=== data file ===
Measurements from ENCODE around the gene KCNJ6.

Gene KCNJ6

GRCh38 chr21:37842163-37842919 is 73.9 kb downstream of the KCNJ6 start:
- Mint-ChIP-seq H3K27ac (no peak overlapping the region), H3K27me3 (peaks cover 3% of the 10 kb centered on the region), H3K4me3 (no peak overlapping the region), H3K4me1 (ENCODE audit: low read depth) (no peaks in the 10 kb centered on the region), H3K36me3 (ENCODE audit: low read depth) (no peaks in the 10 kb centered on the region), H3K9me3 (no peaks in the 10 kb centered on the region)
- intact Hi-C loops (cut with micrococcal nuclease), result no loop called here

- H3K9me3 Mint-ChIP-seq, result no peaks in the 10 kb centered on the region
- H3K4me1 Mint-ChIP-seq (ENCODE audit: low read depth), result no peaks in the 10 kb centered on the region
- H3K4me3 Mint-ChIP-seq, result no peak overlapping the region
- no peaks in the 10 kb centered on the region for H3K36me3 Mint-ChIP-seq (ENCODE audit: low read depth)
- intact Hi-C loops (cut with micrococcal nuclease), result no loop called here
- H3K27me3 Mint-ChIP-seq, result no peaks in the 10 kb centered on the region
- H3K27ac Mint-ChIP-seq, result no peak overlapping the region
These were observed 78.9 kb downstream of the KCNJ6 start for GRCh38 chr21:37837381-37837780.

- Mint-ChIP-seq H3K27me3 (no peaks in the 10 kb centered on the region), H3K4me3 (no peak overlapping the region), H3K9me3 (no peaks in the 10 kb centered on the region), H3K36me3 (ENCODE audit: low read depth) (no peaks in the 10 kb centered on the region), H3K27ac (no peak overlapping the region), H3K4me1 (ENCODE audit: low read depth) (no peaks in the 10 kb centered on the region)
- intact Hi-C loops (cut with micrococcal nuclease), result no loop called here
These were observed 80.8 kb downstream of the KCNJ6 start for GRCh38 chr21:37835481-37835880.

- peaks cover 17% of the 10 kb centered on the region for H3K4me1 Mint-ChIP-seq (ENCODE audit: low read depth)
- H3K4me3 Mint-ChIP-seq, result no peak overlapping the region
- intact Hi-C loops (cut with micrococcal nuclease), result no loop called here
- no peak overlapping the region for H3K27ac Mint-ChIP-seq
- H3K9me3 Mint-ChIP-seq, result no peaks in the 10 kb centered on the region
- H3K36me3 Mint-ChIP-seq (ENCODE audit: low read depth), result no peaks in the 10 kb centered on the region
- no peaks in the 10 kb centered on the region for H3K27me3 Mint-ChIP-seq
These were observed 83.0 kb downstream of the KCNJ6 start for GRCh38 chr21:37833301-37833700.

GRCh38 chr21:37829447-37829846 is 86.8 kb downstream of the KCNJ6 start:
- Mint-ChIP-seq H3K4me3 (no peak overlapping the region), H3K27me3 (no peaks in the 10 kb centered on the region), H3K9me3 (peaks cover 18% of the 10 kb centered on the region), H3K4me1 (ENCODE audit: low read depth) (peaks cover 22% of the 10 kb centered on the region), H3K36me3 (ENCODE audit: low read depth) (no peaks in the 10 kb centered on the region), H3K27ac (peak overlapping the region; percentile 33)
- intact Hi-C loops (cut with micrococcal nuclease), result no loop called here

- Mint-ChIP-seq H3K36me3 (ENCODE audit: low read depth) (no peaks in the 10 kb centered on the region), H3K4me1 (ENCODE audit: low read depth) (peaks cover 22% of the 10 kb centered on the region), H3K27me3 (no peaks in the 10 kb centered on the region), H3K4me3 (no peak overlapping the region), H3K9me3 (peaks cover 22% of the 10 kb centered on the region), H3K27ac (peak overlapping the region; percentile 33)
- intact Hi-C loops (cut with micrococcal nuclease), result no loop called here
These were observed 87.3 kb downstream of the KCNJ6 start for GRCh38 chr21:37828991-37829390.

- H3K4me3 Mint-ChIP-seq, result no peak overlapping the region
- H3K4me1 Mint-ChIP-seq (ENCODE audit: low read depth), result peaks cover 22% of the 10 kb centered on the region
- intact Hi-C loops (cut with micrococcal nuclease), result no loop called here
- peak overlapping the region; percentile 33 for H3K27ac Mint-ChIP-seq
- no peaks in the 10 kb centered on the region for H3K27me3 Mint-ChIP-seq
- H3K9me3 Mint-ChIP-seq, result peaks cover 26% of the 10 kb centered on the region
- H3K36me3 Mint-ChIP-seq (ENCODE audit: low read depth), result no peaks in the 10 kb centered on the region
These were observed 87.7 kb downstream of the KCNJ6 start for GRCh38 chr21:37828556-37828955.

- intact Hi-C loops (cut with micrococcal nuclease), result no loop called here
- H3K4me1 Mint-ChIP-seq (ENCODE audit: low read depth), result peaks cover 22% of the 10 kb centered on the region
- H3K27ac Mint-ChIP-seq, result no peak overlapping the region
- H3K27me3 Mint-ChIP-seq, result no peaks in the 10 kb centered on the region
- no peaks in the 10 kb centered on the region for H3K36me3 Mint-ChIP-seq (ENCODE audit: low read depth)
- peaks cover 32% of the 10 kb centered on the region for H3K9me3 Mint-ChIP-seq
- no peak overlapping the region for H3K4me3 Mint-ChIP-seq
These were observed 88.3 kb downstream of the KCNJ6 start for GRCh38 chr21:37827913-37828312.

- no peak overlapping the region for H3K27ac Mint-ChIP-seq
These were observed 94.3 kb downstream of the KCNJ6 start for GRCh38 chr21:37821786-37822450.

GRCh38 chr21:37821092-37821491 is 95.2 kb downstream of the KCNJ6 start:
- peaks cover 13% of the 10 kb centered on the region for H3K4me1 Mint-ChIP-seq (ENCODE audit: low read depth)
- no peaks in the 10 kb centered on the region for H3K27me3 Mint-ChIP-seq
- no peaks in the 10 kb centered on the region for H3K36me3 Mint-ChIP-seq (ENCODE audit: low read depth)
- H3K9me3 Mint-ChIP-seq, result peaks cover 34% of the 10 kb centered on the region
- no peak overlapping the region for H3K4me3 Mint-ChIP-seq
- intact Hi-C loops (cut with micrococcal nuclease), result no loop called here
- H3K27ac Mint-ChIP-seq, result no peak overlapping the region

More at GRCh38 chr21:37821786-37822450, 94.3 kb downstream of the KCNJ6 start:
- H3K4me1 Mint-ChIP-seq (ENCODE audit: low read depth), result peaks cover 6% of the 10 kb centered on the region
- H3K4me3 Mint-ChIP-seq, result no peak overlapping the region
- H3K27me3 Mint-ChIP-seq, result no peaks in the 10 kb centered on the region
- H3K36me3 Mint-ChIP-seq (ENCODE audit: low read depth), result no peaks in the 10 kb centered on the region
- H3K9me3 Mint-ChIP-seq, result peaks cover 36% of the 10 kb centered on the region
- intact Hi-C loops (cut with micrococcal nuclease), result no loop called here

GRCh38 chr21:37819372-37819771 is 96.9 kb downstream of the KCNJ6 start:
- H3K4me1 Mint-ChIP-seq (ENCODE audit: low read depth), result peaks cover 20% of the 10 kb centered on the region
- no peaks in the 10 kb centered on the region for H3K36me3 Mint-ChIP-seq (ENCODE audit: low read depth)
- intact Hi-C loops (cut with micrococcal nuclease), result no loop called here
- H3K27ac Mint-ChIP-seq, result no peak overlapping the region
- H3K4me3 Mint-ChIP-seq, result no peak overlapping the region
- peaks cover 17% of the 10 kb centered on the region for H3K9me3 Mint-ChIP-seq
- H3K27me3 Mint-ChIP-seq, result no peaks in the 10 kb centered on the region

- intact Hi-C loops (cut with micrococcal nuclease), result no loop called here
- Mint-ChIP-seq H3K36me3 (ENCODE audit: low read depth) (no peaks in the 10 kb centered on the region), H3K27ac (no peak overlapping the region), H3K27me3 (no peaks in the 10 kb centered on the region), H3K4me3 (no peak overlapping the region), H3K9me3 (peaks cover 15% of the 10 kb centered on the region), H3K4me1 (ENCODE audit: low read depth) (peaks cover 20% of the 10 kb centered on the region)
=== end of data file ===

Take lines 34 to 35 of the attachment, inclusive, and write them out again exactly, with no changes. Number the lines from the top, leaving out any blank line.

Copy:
- peak overlapping the region; percentile 33 for H3K27ac Mint-ChIP-seq
- no peaks in the 10 kb centered on the region for H3K27me3 Mint-ChIP-seq